Today is Veterans Day. I grew up an Army brat. After Christmas, Easter, Thanksgiving, and the Fourth of July, the two days we remembered in our family were Veterans Day and Memorial Day. My father, Lt. General William W. “Buffalo Bill” Quinn, a West Point graduate, would recount stories of how important it was to support and remember those who had fought for our country.
My father was a great patriot. An Episcopalian, he was also a religious man. “God and Country” were not just words to him. This was his credo.
During World War II he served as the G2 or Intelligence Officer for the Seventh Army in Germany. He was there the day the Army liberated Dachau, one of the most infamous of the Nazi Concentration camps. He had his staff photographer take pictures of what they saw when they arrived and he had scrapbooks made up of those unimaginably horrific images.
I was only four when he came back from the war. Until then I had believed most fervently in God, praying every night for him to bless my father and all of those at war, my mother, my family my dog, Blitzkrieg, and even my doll Polly. Seeing those scrapbooks completely shattered my belief in that God. How could there be a loving God who would allow such atrocities to be committed by humans on each other. My father’s pained explanations did not assuage my doubts or rage.
From then on, I refused to say my prayers or sing “Jesus Loves Me.” I stopped going to Sunday school, developing a mysterious stomach ailment around 9 a.m. each week. When the long anticipated movie “Alice in Wonderland” opened at the State Theater in Arlington, Virginia, one Sunday afternoon, my father told me that if I was too sick to go to Sunday School then I was clearly too sick to go to the opening of the movie about my lifelong heroine. I didn’t believe he was serious. I didn’t go to Sunday School. He was serious. He refused to allow me to go to the movie, the biggest social event of the year. Unfortunately for him, it backfired. Then I really was convinced there was no such thing as God. Needless to say my father was devastated by my lack of belief.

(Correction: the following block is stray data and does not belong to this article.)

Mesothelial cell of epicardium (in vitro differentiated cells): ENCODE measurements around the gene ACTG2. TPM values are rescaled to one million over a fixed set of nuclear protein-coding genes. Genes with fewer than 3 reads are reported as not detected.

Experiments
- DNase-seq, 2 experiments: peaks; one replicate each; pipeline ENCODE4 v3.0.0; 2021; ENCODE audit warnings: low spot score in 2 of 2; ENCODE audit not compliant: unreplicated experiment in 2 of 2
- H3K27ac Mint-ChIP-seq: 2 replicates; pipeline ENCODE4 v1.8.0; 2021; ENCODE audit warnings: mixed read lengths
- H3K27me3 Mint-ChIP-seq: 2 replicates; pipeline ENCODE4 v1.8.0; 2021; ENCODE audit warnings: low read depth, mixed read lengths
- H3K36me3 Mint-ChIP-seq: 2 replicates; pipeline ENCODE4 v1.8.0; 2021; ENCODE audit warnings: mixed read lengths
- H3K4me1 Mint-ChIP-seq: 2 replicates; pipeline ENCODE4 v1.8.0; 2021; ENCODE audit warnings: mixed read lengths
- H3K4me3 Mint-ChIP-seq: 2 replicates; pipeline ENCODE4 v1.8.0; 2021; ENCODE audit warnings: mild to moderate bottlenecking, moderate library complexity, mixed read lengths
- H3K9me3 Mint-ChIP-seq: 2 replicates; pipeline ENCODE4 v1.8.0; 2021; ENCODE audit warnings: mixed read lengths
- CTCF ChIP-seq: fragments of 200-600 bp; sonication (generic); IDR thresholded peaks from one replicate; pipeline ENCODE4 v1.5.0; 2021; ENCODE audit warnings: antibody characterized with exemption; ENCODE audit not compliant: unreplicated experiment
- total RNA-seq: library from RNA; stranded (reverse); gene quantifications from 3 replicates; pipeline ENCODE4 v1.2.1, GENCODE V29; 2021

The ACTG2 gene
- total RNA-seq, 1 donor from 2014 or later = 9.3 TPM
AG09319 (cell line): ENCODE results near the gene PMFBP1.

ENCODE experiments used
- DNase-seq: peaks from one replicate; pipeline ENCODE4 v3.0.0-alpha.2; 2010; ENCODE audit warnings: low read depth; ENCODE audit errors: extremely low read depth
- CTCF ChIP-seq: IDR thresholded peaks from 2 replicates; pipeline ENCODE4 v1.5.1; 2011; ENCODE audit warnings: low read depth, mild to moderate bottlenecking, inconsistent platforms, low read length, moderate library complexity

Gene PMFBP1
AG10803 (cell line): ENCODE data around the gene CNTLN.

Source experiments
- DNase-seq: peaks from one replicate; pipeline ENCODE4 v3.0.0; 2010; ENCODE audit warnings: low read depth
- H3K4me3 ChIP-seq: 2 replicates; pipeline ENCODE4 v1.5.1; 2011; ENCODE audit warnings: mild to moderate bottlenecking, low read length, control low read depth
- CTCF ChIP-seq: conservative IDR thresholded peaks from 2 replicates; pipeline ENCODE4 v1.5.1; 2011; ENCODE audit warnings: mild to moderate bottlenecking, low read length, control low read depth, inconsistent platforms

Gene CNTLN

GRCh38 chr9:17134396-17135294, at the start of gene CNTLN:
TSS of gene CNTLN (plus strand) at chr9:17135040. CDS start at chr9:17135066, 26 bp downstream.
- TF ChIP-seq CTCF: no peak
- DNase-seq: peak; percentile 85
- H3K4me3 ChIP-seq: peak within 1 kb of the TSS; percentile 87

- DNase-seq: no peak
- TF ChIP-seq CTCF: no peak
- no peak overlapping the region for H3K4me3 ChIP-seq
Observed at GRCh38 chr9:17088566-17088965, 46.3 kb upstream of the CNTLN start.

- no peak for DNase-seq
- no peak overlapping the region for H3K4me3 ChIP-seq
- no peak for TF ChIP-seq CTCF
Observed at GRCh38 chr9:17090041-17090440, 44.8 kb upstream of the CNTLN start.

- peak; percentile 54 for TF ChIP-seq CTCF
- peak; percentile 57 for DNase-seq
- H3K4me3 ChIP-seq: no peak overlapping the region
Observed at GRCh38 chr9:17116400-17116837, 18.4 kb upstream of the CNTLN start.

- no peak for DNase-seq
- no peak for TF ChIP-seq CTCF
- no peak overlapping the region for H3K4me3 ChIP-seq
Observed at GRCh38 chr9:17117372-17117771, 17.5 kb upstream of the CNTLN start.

Six years later, my father was back at war. We were stationed in Tokyo where he was assigned to the staff of General Douglas MacArthur. He was sent to the front lines of Korea, given his own regiment and within months was a war hero, nicknamed Buffalo Bill, and appearing on the pages of Stars and Stripes with frequency.
I was so distraught over the danger he faced every day that I ended up in the pediatric ward of Tokyo General Hospital unable to eat or drink, placed on an IV and not allowed to see my mother for months. (The doctor in charge of the ward had deemed it too distracting for the nursing staff to have the parents visit their sick children. Only if you were dying were your parents allowed to visit.)
The hospital was filled with wounded and dying soldiers from Korea, a daily reminder to me my father’s perilous situation.
This was a defining moment for me. I wanted to pray for him but I couldn’t. Once again I didn’t believe that a God who could allow these young soldiers, some only six years older than I was, to be mutilated and die so brutally.
One day I was given a special treat. I was given a small allowance for candy and a nurse took me in my wheelchair down to the hospital PX. Prolonging my excursion I looked in all of the cases to see what was for sale. And then I saw it; a small plastic iridescent cross on a stand. It cost exactly to the penny what I had to spend on candy. I don’t know what made me do it but I bought the cross and got the nurse to send it to my father in Korea. Even if I couldn’t believe, I knew that it would give him enormous comfort and solace to think that I did. I got the most beautiful letter back from him thanking me for my gift. Later, when he returned safely to us in the States after his tour of duty was over, he told me that that was the most important thing anyone had ever given him. He said that he kept it with him always while he was fighting and that it got him through the war. I was happy about that though a bit guilty since I felt I had given it to him under somewhat false pretenses.
Our battles over religion through the years never really ended. Even as he lay dying in his hospital room at Walter Reed Army hospital at age 93, he held my hand and prayed to God, essentially willing me to believe.
When I was choosing what he should wear to be buried in I found the iridescent cross I had given him in his desk drawer. He had kept it all of those years. I slipped it into the breast pocket of his suit.
Today, he lies buried at Arlington National Cemetery, my cross over his heart.
We welcome comments from all of you in the military about your own faith experiences and we will be reaching out to the military.com audience as well for their contributions. We feel that questions of faith are fundamental to the military, especially in the crucible of war where faith is tested most arduously. Do you believe there are no atheists in foxholes? We want to know your thoughts. We hope that you will share them with us by posting comments below.